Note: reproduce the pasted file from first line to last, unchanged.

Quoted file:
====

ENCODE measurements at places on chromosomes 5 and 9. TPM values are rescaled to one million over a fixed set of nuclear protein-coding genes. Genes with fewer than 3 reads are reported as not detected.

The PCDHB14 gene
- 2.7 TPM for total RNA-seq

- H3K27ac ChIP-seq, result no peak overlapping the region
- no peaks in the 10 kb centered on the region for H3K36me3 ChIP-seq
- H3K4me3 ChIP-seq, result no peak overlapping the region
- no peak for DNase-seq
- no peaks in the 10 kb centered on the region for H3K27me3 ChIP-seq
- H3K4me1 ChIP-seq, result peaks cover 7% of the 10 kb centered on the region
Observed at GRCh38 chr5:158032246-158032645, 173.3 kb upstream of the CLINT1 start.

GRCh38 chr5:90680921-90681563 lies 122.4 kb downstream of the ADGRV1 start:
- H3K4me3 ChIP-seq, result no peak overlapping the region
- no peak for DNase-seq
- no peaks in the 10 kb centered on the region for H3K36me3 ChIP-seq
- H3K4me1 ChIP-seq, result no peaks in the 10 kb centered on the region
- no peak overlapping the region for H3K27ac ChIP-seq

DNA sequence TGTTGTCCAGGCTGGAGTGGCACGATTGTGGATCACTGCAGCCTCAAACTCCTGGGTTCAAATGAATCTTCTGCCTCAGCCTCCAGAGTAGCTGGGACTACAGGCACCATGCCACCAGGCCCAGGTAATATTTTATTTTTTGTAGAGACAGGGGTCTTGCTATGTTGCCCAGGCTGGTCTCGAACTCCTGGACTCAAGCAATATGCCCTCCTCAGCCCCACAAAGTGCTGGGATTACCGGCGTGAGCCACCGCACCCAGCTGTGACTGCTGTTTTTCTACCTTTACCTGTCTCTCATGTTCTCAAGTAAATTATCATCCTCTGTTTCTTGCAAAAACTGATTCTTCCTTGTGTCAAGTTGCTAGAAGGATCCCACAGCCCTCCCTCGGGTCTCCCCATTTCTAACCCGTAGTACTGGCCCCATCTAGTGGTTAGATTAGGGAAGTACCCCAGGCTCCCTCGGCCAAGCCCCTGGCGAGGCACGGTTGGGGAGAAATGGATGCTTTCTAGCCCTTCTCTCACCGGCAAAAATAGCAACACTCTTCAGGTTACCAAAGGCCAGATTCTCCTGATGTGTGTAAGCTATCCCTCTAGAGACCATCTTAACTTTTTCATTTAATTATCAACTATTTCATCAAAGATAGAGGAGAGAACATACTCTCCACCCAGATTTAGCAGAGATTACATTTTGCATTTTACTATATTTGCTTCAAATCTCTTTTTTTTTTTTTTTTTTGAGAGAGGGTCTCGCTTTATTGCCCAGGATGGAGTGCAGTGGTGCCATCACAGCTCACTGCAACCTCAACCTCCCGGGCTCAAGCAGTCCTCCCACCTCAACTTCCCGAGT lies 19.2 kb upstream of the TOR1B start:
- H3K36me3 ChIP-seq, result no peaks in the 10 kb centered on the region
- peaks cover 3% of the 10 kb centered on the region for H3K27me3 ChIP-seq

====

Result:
ENCODE measurements at places on chromosomes 5 and 9. TPM values are rescaled to one million over a fixed set of nuclear protein-coding genes. Genes with fewer than 3 reads are reported as not detected.

The PCDHB14 gene
- 2.7 TPM for total RNA-seq

- H3K27ac ChIP-seq, result no peak overlapping the region
- no peaks in the 10 kb centered on the region for H3K36me3 ChIP-seq
- H3K4me3 ChIP-seq, result no peak overlapping the region
- no peak for DNase-seq
- no peaks in the 10 kb centered on the region for H3K27me3 ChIP-seq
- H3K4me1 ChIP-seq, result peaks cover 7% of the 10 kb centered on the region
Observed at GRCh38 chr5:158032246-158032645, 173.3 kb upstream of the CLINT1 start.

GRCh38 chr5:90680921-90681563 lies 122.4 kb downstream of the ADGRV1 start:
- H3K4me3 ChIP-seq, result no peak overlapping the region
- no peak for DNase-seq
- no peaks in the 10 kb centered on the region for H3K36me3 ChIP-seq
- H3K4me1 ChIP-seq, result no peaks in the 10 kb centered on the region
- no peak overlapping the region for H3K27ac ChIP-seq

DNA sequence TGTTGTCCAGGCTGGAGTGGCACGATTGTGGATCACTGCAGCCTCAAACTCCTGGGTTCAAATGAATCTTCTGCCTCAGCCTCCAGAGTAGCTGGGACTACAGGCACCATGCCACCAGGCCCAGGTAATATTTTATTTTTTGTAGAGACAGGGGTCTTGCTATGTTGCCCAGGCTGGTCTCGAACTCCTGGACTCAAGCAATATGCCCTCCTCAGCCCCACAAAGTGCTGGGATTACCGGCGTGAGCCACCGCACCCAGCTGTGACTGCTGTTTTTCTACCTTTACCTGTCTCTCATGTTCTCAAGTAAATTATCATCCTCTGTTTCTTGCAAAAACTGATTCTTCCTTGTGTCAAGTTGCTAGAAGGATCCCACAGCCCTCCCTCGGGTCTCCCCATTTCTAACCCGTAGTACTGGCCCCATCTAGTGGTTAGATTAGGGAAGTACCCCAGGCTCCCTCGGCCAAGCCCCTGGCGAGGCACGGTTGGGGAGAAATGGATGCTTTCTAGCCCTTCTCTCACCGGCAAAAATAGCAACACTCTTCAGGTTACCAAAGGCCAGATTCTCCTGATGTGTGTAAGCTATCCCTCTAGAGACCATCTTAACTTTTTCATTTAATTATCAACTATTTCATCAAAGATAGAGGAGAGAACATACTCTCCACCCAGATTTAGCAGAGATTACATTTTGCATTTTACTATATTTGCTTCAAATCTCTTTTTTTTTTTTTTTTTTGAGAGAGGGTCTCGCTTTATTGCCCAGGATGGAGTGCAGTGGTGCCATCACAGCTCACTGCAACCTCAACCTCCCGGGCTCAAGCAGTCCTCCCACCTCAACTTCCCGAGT lies 19.2 kb upstream of the TOR1B start:
- H3K36me3 ChIP-seq, result no peaks in the 10 kb centered on the region
- peaks cover 3% of the 10 kb centered on the region for H3K27me3 ChIP-seq